Armenian elections: A key democratic test for country

Armenian elections: A key democratic test for country
Armenia's President Serzh Sarksyan casts his ballot during a parliamentary election in Yerevan, Armenia, on Sunday. (Reuters)
Updated 02 April 2017

Armenian elections: A key democratic test for country

Armenian elections: A key democratic test for country

YEREVAN: Armenians voted in landmark legislative elections on Sunday for the first time since the adoption of constitutional reforms aimed at transforming the ex-Soviet country into a parliamentary republic.
The election is seen by the West as a key democratic test for the small landlocked nation of 2.9 million, which has no history of transfers of power to an opposition through the ballot box.
Opposition politicians on Sunday reported violations at polling stations after previously warning that the government is preparing mass electoral fraud.
“We have recorded numerous violations at polling stations — violation of ballots’ secrecy and multiple voting,” Hovsep Khurshudyan, one of the leaders of the Ohanyan-Raffi-Oskanyan, an opposition coalition, told AFP.
Turnout stood at 13 percent three hours after polls opened, the Central Electoral Commission said in a statement.
The vote is dominated by fierce competition between the ruling party of pro-Moscow President Serzh Sarkisian and a coalition of opposition parties led by Gagik Tsarukian, a former arm wrestler who is one of the country’s wealthiest businessmen.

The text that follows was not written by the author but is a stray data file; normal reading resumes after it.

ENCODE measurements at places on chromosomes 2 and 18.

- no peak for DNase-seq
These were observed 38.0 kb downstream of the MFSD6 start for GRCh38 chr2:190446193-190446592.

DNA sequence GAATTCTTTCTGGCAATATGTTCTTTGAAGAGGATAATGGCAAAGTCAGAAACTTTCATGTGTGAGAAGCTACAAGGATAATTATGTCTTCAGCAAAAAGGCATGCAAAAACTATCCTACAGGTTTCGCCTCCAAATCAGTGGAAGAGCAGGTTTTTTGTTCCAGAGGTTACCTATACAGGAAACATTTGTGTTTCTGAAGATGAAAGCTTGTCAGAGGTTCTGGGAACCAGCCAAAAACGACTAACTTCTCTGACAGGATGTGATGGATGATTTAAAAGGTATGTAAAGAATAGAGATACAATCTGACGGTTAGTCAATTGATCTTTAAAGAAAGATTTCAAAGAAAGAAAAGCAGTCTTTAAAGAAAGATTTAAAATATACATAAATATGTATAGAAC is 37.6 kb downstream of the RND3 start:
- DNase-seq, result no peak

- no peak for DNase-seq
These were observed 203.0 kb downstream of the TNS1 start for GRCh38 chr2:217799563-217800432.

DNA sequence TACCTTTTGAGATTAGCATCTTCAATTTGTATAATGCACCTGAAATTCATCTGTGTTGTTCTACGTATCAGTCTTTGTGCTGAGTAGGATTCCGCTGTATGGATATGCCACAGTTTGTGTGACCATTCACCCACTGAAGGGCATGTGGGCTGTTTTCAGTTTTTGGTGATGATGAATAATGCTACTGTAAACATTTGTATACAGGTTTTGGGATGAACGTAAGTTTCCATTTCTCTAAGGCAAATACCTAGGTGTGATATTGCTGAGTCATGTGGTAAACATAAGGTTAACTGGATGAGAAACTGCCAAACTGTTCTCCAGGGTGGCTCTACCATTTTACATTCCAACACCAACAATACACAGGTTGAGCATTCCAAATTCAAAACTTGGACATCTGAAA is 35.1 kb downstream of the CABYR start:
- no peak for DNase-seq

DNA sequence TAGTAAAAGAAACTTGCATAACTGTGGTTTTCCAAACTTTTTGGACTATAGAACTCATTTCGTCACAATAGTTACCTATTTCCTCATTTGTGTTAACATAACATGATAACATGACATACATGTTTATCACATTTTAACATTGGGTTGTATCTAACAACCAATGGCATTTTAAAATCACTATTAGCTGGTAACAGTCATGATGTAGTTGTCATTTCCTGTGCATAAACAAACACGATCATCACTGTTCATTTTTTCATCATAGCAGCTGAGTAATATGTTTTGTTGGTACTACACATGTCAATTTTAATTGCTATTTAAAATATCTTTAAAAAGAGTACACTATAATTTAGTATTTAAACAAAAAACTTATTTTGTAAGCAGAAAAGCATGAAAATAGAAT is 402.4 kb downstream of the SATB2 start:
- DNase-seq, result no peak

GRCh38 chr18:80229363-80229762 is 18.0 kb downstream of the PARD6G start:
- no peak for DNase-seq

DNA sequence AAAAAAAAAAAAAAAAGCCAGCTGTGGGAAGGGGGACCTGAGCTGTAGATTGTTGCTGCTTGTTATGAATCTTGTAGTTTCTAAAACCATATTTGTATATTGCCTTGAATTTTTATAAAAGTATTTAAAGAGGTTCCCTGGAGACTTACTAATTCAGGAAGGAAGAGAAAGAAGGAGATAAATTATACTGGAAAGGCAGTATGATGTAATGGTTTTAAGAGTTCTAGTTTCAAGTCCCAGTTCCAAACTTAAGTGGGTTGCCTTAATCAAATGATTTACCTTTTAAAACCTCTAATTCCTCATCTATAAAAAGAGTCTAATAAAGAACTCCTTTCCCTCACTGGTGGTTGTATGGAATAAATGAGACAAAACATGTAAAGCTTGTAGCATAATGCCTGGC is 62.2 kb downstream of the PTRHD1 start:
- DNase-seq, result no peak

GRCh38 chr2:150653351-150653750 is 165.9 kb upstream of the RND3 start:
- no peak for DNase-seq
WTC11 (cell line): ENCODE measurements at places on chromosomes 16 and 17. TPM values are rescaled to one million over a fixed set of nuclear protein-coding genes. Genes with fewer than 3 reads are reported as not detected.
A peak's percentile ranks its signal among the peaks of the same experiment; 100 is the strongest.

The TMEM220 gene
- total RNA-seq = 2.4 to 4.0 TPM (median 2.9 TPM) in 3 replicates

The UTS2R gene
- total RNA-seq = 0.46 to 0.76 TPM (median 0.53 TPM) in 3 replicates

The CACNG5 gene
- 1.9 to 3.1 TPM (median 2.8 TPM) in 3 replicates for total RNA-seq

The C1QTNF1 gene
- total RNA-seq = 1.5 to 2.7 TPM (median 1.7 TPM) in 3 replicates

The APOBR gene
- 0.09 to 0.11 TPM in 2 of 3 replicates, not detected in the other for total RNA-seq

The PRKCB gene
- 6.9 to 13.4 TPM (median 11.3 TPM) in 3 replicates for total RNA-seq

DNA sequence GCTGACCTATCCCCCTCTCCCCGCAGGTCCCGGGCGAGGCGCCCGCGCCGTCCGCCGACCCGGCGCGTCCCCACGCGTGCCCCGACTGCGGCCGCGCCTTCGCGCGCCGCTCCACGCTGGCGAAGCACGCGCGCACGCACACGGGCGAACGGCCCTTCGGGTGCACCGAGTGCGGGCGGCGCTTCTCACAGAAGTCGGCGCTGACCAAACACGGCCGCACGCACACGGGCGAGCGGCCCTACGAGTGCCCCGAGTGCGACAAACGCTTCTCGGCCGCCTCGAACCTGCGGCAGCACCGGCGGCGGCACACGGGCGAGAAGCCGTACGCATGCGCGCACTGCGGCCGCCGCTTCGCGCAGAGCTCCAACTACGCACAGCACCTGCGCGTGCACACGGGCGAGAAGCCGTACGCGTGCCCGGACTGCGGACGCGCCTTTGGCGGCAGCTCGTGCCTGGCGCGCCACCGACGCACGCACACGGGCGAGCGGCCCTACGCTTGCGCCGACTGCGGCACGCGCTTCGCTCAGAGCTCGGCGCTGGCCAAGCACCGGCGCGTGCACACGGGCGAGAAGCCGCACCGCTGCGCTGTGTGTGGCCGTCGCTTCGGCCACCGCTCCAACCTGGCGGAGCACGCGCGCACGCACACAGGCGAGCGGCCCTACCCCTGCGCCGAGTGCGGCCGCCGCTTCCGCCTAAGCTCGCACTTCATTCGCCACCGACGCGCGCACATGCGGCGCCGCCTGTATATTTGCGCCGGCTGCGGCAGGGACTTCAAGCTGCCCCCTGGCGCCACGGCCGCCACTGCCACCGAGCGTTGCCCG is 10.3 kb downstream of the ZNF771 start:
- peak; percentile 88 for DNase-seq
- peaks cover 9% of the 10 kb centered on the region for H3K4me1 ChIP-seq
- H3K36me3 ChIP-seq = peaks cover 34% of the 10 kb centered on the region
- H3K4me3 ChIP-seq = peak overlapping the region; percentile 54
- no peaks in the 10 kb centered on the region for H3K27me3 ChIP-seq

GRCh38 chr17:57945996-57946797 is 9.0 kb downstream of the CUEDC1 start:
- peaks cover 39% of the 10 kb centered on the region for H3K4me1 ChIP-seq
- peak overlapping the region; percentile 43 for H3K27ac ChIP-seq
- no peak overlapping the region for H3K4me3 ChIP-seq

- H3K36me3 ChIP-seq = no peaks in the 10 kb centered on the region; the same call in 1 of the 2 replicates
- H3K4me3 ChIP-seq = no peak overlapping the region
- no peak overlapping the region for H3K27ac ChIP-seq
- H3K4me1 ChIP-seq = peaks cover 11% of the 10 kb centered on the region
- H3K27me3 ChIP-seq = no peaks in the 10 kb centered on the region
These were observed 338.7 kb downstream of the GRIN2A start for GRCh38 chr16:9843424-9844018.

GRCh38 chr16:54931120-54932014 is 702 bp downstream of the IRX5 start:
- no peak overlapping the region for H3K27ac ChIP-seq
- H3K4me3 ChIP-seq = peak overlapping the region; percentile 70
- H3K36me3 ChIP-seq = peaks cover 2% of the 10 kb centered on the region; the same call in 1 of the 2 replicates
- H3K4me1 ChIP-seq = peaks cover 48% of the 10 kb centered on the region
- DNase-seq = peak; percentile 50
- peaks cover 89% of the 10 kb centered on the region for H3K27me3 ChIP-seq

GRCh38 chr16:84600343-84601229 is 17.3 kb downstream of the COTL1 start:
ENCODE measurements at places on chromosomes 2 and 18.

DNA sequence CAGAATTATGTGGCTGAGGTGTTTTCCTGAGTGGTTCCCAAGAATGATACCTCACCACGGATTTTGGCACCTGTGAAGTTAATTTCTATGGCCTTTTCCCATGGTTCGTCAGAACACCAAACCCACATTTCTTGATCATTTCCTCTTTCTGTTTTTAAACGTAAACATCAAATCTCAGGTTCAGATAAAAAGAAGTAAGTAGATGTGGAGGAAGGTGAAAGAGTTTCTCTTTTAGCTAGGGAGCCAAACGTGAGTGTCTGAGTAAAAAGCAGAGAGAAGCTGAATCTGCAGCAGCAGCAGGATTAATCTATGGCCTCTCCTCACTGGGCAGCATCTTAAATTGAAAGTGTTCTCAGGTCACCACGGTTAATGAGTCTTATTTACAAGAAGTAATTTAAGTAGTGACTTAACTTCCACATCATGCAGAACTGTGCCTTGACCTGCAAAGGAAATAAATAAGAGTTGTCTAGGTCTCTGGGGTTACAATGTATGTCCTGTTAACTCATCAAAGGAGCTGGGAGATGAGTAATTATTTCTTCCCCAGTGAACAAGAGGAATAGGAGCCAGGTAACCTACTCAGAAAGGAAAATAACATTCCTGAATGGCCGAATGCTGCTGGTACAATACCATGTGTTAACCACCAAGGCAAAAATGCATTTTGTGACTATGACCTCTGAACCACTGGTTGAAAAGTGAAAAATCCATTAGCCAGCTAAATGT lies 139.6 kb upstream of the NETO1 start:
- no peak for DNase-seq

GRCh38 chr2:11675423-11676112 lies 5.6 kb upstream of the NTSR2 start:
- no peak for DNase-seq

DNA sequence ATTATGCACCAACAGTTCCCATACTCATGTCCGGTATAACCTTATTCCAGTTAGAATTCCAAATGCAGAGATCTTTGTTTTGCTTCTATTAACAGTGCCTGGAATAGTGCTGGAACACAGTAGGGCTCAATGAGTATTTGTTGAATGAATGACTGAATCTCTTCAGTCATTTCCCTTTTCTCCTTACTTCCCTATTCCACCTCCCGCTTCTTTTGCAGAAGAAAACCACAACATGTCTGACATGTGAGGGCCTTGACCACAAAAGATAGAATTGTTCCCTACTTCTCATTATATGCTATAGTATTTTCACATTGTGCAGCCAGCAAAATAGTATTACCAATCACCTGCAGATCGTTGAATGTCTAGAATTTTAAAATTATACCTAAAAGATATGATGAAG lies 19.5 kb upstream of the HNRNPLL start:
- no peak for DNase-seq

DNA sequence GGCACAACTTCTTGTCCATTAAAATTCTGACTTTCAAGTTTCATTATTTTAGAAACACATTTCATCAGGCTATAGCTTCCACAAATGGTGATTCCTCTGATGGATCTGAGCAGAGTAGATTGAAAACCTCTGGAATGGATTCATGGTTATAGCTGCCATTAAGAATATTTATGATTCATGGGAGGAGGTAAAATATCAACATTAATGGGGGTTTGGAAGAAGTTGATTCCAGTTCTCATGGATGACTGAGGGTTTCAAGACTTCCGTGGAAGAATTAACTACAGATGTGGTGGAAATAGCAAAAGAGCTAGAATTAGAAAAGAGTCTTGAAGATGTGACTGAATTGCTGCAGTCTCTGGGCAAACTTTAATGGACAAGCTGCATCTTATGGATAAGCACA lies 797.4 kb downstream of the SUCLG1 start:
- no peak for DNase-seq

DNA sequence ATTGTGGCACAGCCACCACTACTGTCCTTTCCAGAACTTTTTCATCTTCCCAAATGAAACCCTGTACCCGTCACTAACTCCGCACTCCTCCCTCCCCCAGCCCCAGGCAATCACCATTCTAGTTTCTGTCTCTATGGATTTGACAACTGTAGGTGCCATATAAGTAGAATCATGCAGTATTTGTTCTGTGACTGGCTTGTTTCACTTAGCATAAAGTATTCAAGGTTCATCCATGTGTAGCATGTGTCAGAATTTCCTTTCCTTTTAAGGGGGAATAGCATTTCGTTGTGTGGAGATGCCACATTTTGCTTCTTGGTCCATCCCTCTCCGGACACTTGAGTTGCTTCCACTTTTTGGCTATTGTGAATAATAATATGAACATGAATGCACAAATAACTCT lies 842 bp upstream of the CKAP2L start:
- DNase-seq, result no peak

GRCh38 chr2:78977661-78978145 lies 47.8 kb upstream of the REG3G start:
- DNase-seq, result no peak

“I gave the Republican Party another chance because Prime Minister (Karen) Karapetyan is an energetic man with fresh ideas, he gives us hope for a better future for the country,” one voter, 37-year-old Svetlana Sarkisian, told AFP.
Another voter, 69-year-old pensioner Garnik Mnatsakanyan, said she “voted for Tsarukian who really cares about ordinary people’s lives.”
Ahead of the vote, the EU delegation to Armenia and the US Embassy said in a joint statement that they were “concerned by allegations of voter intimidation, attempts to buy votes, and the systemic use of administrative resources to aid certain competing parties.”
There are also fears of violence after 10 people were killed in 2008 clashes between police and opposition supporters following Sarkisian’s election.
This time, the country aims to hold an exemplary vote to elect “a Parliament trusted by society,” the president told AFP in an interview in March.
He said his government “has made enormous efforts so that (Sunday’s) milestone vote is flawless.”
The polls come after constitutional amendments initiated by Sarkisian in 2015 that his opponents say were designed to keep the ruling Republican Party in power.
The amendments were passed after a referendum, but they also prompted thousands to rally in protest.
They will shift the country away from strong presidency to a parliamentary form of government after Sarkisian’s second and final term ends in 2018.
The opposition alleges that the changes were made to allow Sarkisian, 62, to maintain his grip on power by remaining party leader after he steps down as president.
“The amendments will perpetuate the rule of Sarkisian and his Republican Party,” which has held onto power for two decades, said Aram Manukyan, an MP from the Armenian National Congress opposition party.